Brontë for babies? Board books, those small, sturdy volumes with the glossy cardboard "pages" - generally featuring rounded corners so babies who are teething don't cut their gums or poke out their eyes, are getting ludicrous. A new series, we're told on the back covers, "is a fashionable way to introduce your child to the world of classic literature."
Husband and wife writing duo Matthew Seal and Julie Bruton-Seal will launch their new book, Make Your Own Aphrodisiacs, just in time for Valentine's Day. The couple, who live in Britain, (and who are by no means spring chickens), are encouraging people to look at natural ways of boosting their libido and to remove some of the myths and taboos surrounding aphrodisiacs.
Who, or what, is Plotto? Find out about the art of mechanized storytelling, or what a cardboard robot has to do with melodrama and Law & Order.
What is the right book for the right reader? Arts Beat gives examples of books given as presents in literature, which can be just as perilous as giving books as gifts in real life.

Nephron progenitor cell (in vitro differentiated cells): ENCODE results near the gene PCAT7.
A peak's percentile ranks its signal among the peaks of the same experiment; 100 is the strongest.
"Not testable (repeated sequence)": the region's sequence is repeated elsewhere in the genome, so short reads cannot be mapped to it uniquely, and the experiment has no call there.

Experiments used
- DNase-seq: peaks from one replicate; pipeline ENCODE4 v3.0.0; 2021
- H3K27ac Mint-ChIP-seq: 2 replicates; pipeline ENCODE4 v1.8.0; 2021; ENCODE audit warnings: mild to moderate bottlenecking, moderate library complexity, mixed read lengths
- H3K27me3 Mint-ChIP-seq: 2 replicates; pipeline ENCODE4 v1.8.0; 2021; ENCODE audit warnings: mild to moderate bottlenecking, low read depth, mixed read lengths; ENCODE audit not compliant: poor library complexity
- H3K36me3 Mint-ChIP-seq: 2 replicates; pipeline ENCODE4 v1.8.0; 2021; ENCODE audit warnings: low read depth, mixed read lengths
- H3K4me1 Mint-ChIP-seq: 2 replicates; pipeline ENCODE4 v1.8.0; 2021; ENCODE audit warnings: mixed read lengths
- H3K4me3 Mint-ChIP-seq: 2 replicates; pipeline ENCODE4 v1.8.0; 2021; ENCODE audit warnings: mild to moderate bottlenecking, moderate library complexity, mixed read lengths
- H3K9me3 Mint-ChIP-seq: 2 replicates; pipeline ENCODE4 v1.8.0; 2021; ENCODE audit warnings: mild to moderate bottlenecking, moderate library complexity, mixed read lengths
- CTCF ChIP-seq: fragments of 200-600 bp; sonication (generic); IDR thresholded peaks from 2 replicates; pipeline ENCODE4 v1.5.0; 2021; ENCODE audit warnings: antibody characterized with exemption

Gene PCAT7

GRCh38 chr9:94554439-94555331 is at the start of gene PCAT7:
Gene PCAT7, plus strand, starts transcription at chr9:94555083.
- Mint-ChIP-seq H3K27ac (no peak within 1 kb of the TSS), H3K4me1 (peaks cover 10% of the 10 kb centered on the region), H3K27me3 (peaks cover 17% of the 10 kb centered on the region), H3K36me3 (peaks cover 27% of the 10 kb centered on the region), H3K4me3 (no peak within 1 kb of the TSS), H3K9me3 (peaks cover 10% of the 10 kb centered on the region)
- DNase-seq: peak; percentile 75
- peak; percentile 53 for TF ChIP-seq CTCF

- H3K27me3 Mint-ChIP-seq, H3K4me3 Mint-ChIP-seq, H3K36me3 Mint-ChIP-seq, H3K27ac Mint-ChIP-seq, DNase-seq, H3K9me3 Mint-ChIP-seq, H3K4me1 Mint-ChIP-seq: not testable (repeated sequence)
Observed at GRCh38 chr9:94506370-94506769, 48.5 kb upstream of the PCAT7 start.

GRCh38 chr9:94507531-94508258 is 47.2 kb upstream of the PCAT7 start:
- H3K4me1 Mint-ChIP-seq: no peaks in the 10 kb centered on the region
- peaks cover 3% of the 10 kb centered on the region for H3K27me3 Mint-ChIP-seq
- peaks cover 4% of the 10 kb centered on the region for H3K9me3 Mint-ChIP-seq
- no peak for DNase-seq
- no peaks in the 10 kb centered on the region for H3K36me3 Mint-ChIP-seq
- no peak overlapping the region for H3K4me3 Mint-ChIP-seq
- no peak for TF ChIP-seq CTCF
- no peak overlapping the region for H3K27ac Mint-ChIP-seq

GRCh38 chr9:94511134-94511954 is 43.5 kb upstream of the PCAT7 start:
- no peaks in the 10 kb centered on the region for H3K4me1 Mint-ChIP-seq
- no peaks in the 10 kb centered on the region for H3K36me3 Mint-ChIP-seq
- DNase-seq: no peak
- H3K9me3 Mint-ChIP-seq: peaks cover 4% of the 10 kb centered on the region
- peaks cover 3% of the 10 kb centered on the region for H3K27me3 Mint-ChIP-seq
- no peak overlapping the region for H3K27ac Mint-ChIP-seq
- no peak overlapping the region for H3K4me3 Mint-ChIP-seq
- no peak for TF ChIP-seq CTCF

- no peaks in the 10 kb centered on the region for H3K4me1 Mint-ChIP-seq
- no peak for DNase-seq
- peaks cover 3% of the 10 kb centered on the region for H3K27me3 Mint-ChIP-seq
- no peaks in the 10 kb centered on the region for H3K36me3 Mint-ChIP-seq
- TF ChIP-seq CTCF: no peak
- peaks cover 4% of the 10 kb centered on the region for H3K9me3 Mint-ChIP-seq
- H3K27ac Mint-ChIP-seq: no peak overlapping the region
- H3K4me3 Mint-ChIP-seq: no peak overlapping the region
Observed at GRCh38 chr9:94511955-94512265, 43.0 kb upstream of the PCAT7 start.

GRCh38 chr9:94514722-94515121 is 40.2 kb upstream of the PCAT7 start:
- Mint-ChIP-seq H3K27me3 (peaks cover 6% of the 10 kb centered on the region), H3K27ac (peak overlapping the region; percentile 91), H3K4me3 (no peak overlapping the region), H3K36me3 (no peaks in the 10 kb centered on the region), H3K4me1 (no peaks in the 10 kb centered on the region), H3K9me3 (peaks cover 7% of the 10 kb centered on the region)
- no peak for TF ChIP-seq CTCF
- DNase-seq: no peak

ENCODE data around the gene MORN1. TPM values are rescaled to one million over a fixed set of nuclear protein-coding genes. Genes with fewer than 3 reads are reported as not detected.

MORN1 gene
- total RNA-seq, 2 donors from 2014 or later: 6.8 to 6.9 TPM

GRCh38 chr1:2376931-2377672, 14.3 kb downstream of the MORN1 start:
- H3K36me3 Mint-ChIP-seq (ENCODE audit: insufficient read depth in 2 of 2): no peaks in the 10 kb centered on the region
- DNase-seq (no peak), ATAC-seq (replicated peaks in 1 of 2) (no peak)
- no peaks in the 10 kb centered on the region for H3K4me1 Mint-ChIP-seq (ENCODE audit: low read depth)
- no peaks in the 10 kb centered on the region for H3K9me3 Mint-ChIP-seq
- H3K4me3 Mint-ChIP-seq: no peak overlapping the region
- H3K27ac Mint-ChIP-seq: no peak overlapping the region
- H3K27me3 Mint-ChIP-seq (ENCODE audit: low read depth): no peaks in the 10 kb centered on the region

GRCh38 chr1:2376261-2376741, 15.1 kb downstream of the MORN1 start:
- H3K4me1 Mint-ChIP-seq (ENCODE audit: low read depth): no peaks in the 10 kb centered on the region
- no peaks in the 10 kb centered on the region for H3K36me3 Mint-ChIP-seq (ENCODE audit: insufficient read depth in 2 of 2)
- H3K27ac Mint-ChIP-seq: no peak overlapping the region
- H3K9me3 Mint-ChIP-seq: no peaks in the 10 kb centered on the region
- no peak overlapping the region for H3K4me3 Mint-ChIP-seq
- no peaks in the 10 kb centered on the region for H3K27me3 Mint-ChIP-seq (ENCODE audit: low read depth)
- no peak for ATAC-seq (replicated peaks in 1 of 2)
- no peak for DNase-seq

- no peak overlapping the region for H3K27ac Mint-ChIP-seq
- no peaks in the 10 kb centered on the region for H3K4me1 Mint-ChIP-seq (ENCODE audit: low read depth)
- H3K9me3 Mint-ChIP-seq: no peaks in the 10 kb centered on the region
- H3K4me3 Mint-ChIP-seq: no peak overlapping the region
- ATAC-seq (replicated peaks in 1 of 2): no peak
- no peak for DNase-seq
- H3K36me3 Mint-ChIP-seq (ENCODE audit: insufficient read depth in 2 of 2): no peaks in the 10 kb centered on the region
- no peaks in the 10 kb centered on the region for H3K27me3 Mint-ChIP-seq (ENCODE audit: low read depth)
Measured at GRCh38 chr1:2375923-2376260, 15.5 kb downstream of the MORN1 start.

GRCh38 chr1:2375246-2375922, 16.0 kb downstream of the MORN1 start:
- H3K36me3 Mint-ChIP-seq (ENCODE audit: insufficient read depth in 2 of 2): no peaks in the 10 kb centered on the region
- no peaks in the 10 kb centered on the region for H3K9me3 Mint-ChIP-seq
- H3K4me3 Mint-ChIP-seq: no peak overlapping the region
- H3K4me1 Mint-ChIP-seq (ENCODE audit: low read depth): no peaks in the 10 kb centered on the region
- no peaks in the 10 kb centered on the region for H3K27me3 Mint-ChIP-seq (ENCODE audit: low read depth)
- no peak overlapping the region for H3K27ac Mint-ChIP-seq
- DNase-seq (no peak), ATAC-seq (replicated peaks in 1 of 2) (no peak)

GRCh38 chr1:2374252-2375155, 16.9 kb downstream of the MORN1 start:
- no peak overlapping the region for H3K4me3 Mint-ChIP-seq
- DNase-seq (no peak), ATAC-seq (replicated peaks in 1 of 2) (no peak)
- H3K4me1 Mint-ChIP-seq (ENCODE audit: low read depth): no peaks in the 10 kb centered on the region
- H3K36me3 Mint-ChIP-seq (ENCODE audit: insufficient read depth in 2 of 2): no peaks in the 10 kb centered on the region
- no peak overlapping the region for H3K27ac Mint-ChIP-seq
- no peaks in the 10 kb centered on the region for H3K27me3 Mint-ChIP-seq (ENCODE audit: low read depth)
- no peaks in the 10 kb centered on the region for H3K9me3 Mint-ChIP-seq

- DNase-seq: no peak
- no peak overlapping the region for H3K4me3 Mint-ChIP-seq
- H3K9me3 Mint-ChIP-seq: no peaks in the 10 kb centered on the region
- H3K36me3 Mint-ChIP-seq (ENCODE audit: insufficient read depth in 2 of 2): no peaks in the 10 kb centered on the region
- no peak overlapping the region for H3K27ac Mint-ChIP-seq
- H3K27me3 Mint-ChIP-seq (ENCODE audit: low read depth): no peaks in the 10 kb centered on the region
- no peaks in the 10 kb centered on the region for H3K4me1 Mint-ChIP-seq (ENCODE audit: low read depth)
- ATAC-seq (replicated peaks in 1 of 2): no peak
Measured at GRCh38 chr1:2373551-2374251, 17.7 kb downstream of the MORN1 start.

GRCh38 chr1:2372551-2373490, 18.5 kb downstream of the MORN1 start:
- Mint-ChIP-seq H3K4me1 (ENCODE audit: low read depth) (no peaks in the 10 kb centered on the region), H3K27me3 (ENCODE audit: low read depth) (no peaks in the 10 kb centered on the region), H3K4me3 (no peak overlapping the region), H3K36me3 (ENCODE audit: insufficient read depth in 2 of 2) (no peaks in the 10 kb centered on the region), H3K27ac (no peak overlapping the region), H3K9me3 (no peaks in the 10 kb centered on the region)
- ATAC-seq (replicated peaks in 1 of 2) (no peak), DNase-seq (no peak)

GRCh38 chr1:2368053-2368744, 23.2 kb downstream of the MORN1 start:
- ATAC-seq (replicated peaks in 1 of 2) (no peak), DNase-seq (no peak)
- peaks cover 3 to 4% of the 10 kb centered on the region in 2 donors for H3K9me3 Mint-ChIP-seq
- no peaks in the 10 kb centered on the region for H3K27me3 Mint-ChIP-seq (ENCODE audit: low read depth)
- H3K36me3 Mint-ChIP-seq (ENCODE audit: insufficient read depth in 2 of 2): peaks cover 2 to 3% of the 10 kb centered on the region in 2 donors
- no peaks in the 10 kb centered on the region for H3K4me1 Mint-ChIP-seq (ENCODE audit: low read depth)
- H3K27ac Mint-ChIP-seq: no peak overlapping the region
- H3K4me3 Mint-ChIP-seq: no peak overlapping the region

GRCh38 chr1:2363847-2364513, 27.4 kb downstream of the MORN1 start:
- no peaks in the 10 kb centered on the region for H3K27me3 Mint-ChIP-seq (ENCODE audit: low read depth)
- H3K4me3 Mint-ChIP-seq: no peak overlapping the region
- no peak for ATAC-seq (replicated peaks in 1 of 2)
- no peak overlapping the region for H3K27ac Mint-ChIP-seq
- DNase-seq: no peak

Books turned into tables? Volumes made into shelves? Pages turned into sculpture? Library purists, remain calm. This has nothing to do with destruction, but everything to do with giving old books new life.
A Massachusetts mom said police went too far when they paid her and her 5-year-old daughter a visit for failing to return their library books on time.
Bill Clinton, at 65, has become the Blurber-in-Chief, an activist health convert who has enthusiastically endorsed three diet books: Eddie Shapes Up by Ed Koch, Think and Grow Thin by weight-loss coach Charles D’Angelo, and The Blood Sugar Solution: The UltraHealthy Program for Losing Weight, Preventing Disease, and Feeling Great Now, a new book by Dr. Mark Hyman. No more "Fat Elvis" jokes for Bill.
In many of Queens' 62 library branches, copies of books are being borrowed are in Korean, Chinese or Spanish. A library branch in Astoria, responding to its own diverse readership, carries children’s books in Arabic, Bengali, Chinese, Russian, Portuguese and Gujarati. Striving to cater to the intensifying globalization of its surrounding streets, the New York neighborhood library speaks your language as never before.